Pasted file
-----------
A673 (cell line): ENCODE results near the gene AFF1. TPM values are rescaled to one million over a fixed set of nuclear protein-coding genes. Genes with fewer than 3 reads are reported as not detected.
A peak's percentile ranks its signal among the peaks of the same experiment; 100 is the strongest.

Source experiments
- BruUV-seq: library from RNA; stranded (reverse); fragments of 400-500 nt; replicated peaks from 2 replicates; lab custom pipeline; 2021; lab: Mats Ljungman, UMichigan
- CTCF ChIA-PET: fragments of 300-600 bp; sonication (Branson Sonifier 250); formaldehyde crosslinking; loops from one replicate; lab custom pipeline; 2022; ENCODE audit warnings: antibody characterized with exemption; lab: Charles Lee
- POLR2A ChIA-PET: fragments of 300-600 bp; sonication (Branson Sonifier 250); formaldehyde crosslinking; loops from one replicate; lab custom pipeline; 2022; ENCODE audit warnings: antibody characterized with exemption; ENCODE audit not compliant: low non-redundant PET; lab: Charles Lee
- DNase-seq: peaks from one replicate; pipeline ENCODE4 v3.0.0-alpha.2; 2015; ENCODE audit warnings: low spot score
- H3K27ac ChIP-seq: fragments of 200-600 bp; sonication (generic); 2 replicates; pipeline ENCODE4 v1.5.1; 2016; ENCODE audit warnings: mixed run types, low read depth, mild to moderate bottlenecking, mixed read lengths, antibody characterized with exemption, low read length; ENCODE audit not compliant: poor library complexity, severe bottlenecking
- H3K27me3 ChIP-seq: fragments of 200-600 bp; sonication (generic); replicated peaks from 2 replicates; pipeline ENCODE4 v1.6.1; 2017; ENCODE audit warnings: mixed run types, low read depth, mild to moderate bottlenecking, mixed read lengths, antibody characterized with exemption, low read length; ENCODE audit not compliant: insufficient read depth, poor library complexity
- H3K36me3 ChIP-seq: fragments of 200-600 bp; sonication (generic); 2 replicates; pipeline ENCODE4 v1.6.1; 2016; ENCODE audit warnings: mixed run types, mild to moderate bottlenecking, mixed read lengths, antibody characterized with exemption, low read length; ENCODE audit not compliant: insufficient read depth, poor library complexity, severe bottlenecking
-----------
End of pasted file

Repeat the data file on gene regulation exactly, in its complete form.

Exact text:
A673 (cell line): ENCODE results near the gene AFF1. TPM values are rescaled to one million over a fixed set of nuclear protein-coding genes. Genes with fewer than 3 reads are reported as not detected.
A peak's percentile ranks its signal among the peaks of the same experiment; 100 is the strongest.

Source experiments
- BruUV-seq: library from RNA; stranded (reverse); fragments of 400-500 nt; replicated peaks from 2 replicates; lab custom pipeline; 2021; lab: Mats Ljungman, UMichigan
- CTCF ChIA-PET: fragments of 300-600 bp; sonication (Branson Sonifier 250); formaldehyde crosslinking; loops from one replicate; lab custom pipeline; 2022; ENCODE audit warnings: antibody characterized with exemption; lab: Charles Lee
- POLR2A ChIA-PET: fragments of 300-600 bp; sonication (Branson Sonifier 250); formaldehyde crosslinking; loops from one replicate; lab custom pipeline; 2022; ENCODE audit warnings: antibody characterized with exemption; ENCODE audit not compliant: low non-redundant PET; lab: Charles Lee
- DNase-seq: peaks from one replicate; pipeline ENCODE4 v3.0.0-alpha.2; 2015; ENCODE audit warnings: low spot score
- H3K27ac ChIP-seq: fragments of 200-600 bp; sonication (generic); 2 replicates; pipeline ENCODE4 v1.5.1; 2016; ENCODE audit warnings: mixed run types, low read depth, mild to moderate bottlenecking, mixed read lengths, antibody characterized with exemption, low read length; ENCODE audit not compliant: poor library complexity, severe bottlenecking
- H3K27me3 ChIP-seq: fragments of 200-600 bp; sonication (generic); replicated peaks from 2 replicates; pipeline ENCODE4 v1.6.1; 2017; ENCODE audit warnings: mixed run types, low read depth, mild to moderate bottlenecking, mixed read lengths, antibody characterized with exemption, low read length; ENCODE audit not compliant: insufficient read depth, poor library complexity
- H3K36me3 ChIP-seq: fragments of 200-600 bp; sonication (generic); 2 replicates; pipeline ENCODE4 v1.6.1; 2016; ENCODE audit warnings: mixed run types, mild to moderate bottlenecking, mixed read lengths, antibody characterized with exemption, low read length; ENCODE audit not compliant: insufficient read depth, poor library complexity, severe bottlenecking